These observations will seem questionable to some and do not necessarily translate directly into our contemporary context. One need not conclude that public debate is in all circumstances wrong. But there are warnings to be heeded. Clearly we need to be aware of the purpose of the debate. We must also question whetherthere is more or less contact between Muslims and Christians after the debate. And whether the debate has built bridges or barriers.
SOME FINAL POINTS
Jay is well aware that his method would not work easily in many parts of the world. He also acknowledges that it is perhaps an approachsuited only to the pluralist, democratic, open kind of society in which we live. One which is typified by Hyde Park where there is freedom to attack any belief under the sun. That’s an interesting, but not entirely convincing, point. Thomas Valpy French and Temple Gairdner were working under the protection of the British Empire. They knew missionaries could get away with whatever they wanted to say. It was not simply pragmatic reasons that led them to doubt the value of the polemical approach. They were asking the theological question, "Given that the gospel is what it is and tells us what it does about God, can it be made known in ways that are appropriate to all?"
This raises another question. To what extent should Christians allow Muslim approaches to mold the way they respond? Is it right to argue that because Muslims feel at home in a polemical, gladiatorial setting Christians should meet them there and give as good as they get, fearing that if they don’t they will be thought half-baked believers with no real convictions? Or is there something inherent in the gospel which stands against that approach?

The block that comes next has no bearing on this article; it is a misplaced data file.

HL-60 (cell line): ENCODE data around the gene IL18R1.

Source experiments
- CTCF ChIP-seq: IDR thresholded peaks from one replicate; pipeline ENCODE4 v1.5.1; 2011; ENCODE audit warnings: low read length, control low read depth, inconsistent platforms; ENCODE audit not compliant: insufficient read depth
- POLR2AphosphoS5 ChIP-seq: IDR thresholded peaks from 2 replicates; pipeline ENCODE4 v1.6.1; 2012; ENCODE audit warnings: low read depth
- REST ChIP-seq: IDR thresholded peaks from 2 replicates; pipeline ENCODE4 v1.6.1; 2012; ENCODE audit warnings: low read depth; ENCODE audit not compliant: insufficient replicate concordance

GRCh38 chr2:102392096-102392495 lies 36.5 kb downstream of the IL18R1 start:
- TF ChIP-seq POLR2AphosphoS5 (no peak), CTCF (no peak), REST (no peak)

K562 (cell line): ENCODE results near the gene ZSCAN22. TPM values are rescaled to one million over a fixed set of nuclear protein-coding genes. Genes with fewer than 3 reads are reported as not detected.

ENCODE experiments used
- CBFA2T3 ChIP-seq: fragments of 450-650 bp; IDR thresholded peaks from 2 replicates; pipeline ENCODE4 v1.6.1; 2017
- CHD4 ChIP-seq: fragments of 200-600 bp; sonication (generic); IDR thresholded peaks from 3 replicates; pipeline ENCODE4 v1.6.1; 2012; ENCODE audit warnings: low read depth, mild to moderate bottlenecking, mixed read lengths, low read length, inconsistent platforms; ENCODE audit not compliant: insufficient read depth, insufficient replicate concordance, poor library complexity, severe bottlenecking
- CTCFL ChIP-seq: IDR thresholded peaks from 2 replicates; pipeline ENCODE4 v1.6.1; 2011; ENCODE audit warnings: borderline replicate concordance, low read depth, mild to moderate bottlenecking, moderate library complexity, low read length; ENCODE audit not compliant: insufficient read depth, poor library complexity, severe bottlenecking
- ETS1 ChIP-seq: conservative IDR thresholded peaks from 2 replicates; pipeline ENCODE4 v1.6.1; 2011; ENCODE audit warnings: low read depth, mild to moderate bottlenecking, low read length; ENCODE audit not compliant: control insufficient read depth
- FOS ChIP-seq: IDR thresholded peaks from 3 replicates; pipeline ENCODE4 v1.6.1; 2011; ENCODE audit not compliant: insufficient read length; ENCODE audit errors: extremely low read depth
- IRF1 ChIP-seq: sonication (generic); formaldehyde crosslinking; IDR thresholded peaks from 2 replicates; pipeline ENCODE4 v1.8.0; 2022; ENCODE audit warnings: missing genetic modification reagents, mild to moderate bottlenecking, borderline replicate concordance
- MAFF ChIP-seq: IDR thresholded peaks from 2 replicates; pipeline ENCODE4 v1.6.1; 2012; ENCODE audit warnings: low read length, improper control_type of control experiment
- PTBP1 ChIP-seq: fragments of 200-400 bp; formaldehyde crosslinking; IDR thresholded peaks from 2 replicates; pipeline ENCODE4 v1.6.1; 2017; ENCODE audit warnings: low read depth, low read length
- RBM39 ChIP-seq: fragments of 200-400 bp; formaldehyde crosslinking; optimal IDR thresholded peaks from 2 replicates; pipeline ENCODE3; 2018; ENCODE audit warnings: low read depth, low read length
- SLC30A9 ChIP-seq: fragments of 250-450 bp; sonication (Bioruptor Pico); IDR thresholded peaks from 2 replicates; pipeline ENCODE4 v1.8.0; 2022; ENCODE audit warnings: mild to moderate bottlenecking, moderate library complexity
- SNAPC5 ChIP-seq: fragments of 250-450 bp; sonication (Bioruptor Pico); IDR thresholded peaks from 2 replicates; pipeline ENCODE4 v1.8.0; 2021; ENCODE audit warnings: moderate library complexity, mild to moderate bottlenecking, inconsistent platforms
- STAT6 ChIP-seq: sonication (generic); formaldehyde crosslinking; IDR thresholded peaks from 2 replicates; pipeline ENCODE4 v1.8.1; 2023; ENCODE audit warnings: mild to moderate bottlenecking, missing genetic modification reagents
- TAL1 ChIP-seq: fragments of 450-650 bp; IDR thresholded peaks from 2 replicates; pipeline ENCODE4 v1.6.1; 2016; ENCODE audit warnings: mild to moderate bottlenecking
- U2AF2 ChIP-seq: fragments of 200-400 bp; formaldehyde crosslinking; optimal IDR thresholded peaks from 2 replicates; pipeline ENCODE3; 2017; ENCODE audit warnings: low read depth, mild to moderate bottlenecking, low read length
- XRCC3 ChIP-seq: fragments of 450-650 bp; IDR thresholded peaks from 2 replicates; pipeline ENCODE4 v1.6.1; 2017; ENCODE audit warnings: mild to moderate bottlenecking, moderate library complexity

Having made these criticisms of Jay’s approach, I must acknowledge the importance of his contribution. Jay has certainly brought the question of apologetics into the spotlight. He has prompted us to think hard about this vital question and about our use of today’s information technology in the process. Jay has also shown exemplary courage and tenacity in his witness for Christ among Muslims and in his self-control in the midst of heated debate.
Jay would be the first to ask for his approach to be assessed by fellow Christians. I hope his paper will help the wider Christian community reflect on what it should be doing in this area.
ONE FINAL COMMENT
The points I’ve raised should not be taken to imply that we are to avoid disagreement and simply cultivate nice polite friendships with Muslims, sweeping all differences under the carpet. There are approaches to discussion with Muslims which actually want the controversial questions about God, Christ, redemption, and Scripture to be honestly, patiently, and openly examined, but which fear that these key questions will be obscured if we make our primary aim to disprove the faith of the Muslims. There is more than one way of getting to controversial questions. Many Christians believe it is best to do so by showing we have made all the effort we can to understand where Muslims are coming from, and yet continue to affirm our commitment to the gospel, and give good reasons for doing so.
1. Powell, Avril. Muslims and Missionaries in Pre-Mutiny India (Curzon Press, 1993), see also Bennett.
2. Powell, 271.
3. Powell, 238-9.
4. Chapman, Colin. Cross and Crescent (Downer’s Grove, Ill.: InterVarsity Press, 1995), p. 297.
5. Chapman, on Henry Martyn, p. 211.
6. Gaudeul, Jean-Marie, Encounters and Clashes: Islam and Christianity in History (Rome, Italy: PISAI, 1990).
7. Metcalf, Barbara Daly. Islamic Revival in British India: Deoband, 1860-1900 (Princeton University Press, 1982), Chapter 5, especially pp. 215-25.
EMQ, Vol. 34, No. 1, pp. 36-38. Copyright © 1998 Evangelism and Missions Information Service (EMIS). All rights reserved. Not to be reproduced or copied in any form without written permission from EMIS.